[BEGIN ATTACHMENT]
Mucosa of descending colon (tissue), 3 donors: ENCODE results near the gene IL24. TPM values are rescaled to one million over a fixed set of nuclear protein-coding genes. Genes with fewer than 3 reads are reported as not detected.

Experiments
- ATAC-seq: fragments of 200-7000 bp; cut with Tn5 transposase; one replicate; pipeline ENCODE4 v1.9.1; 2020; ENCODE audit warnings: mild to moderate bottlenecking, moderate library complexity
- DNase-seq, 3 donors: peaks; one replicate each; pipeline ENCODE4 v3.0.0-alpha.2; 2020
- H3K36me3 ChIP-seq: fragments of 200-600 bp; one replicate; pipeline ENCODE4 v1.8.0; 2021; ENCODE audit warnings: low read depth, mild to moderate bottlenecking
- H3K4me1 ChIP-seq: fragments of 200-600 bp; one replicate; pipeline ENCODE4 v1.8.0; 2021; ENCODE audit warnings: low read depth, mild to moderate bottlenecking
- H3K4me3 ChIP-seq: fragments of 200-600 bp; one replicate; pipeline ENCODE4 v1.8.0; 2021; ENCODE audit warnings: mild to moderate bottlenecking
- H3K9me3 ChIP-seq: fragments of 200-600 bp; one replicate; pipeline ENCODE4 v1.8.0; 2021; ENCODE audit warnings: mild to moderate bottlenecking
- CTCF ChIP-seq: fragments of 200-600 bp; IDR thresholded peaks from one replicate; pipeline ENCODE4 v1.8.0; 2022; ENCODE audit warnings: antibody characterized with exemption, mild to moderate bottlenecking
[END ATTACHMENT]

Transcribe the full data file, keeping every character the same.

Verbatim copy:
Mucosa of descending colon (tissue), 3 donors: ENCODE results near the gene IL24. TPM values are rescaled to one million over a fixed set of nuclear protein-coding genes. Genes with fewer than 3 reads are reported as not detected.

Experiments
- ATAC-seq: fragments of 200-7000 bp; cut with Tn5 transposase; one replicate; pipeline ENCODE4 v1.9.1; 2020; ENCODE audit warnings: mild to moderate bottlenecking, moderate library complexity
- DNase-seq, 3 donors: peaks; one replicate each; pipeline ENCODE4 v3.0.0-alpha.2; 2020
- H3K36me3 ChIP-seq: fragments of 200-600 bp; one replicate; pipeline ENCODE4 v1.8.0; 2021; ENCODE audit warnings: low read depth, mild to moderate bottlenecking
- H3K4me1 ChIP-seq: fragments of 200-600 bp; one replicate; pipeline ENCODE4 v1.8.0; 2021; ENCODE audit warnings: low read depth, mild to moderate bottlenecking
- H3K4me3 ChIP-seq: fragments of 200-600 bp; one replicate; pipeline ENCODE4 v1.8.0; 2021; ENCODE audit warnings: mild to moderate bottlenecking
- H3K9me3 ChIP-seq: fragments of 200-600 bp; one replicate; pipeline ENCODE4 v1.8.0; 2021; ENCODE audit warnings: mild to moderate bottlenecking
- CTCF ChIP-seq: fragments of 200-600 bp; IDR thresholded peaks from one replicate; pipeline ENCODE4 v1.8.0; 2022; ENCODE audit warnings: antibody characterized with exemption, mild to moderate bottlenecking